Anna: I think that one piece by Chagall with the green man who is floating in the sky… I don’t remember the name of the piece. I was really young when I saw it, I was in third grade and when I saw it I thought, “I want to read Russian novels.” They were too long and boring at the time, but now I love them.

Has a piece of art ever made you laugh/cry? Which one? Why?
Kate: Well, after having looked at the Chris Burden book, I feel nauseated and fearful. But that is great that it is so moving. It was intense.

If you were a piece of artwork, which one would you be and why?
Anna: I’d be a Tàpies; he does really great paintings and prints. He had this one in Barcelona of this hair comb and it has Spanish exclamation points on either side and it was on a big piece of paper; I’d want to be that one, because it’s a monotonous object, but with those exclamation points on either side it not only tells you that it is in Spanish, it tells you that it’s a symbol of other life or day-to-day things that are very important.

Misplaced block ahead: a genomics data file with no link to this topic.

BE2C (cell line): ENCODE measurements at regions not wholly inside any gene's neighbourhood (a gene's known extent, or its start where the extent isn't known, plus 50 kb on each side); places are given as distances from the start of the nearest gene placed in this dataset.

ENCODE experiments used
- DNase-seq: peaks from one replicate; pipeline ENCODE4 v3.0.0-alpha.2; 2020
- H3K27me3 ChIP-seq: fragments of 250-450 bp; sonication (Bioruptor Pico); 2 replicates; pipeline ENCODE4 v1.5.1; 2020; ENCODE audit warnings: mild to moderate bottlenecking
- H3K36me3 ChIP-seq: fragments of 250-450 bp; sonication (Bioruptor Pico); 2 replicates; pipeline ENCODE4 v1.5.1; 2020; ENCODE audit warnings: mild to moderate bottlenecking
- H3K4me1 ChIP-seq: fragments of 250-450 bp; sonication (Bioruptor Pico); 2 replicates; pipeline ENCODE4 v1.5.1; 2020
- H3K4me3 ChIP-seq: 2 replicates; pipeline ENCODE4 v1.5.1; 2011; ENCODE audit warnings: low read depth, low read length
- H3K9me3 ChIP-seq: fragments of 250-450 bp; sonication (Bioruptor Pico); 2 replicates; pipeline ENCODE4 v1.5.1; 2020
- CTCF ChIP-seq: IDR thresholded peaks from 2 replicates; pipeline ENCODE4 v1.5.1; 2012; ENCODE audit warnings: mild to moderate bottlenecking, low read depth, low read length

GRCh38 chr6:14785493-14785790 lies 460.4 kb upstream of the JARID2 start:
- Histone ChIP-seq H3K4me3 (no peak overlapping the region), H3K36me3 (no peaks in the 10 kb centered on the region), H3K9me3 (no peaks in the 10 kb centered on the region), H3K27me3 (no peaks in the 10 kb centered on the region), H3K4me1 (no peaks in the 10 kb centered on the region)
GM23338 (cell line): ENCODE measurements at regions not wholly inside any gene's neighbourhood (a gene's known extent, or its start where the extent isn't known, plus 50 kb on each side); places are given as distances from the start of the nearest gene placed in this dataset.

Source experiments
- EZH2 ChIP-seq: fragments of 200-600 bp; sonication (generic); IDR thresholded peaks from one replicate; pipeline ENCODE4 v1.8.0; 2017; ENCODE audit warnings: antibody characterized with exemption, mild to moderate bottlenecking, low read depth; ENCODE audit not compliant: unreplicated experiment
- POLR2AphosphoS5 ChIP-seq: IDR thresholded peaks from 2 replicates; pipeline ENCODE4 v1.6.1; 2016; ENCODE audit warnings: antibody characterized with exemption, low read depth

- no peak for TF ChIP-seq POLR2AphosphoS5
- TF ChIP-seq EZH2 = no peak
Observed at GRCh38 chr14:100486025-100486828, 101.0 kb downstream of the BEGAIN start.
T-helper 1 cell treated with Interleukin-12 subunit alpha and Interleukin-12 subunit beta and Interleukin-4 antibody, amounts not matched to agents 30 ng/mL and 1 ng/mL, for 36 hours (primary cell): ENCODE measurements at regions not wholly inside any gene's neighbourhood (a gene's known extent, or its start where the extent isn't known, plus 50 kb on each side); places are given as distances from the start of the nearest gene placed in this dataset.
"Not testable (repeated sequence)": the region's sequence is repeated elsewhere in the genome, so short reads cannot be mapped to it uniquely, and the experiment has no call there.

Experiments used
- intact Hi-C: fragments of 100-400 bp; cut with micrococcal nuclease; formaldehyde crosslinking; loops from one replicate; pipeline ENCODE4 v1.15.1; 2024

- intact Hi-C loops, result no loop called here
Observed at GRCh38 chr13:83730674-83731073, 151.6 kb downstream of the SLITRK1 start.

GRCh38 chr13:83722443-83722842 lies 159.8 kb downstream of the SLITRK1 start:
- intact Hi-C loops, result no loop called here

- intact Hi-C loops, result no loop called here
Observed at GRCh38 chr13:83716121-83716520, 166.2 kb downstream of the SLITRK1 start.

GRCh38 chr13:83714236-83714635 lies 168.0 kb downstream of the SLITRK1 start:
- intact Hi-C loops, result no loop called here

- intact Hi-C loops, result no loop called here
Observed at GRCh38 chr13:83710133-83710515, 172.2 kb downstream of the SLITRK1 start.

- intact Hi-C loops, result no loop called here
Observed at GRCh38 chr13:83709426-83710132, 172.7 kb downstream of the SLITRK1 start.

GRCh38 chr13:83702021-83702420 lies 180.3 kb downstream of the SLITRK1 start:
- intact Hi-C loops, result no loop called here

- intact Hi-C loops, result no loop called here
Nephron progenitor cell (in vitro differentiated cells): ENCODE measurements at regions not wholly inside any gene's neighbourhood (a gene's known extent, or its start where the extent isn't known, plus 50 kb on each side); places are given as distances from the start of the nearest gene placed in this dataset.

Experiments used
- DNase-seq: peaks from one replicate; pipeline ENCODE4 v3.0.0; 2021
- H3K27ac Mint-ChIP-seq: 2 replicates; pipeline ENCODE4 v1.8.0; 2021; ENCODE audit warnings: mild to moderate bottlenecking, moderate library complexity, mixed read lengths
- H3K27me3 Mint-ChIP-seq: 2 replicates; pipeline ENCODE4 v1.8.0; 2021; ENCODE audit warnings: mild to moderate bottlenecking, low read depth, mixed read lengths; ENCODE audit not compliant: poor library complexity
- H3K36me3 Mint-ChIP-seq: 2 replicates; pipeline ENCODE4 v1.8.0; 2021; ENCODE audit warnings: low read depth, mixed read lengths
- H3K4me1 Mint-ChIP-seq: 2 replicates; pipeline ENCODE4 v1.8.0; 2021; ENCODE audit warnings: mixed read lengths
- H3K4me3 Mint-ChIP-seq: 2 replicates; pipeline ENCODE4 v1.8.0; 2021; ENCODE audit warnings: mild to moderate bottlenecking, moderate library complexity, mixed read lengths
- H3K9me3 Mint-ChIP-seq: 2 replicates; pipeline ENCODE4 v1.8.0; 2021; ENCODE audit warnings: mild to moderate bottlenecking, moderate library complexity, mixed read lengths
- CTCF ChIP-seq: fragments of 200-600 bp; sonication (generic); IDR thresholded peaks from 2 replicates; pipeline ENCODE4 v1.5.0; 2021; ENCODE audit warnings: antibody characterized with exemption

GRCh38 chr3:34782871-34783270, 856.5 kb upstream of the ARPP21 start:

Kate: I’d be an Ellsworth Kelly green curve, because it’s really mellow and I need more mellow in my life.
Sydney: [pauses]
Kate: You are an artwork!


Julia, fashion designer and Victor, art director

Why did you come to the museum today?
Julia: I’m from Germany, from Berlin, and I really wanted to go here and he told me this [pointing to BCAM] was all new, so I thought, we go.

Has a piece of art ever made you laugh/cry? Which one? Why?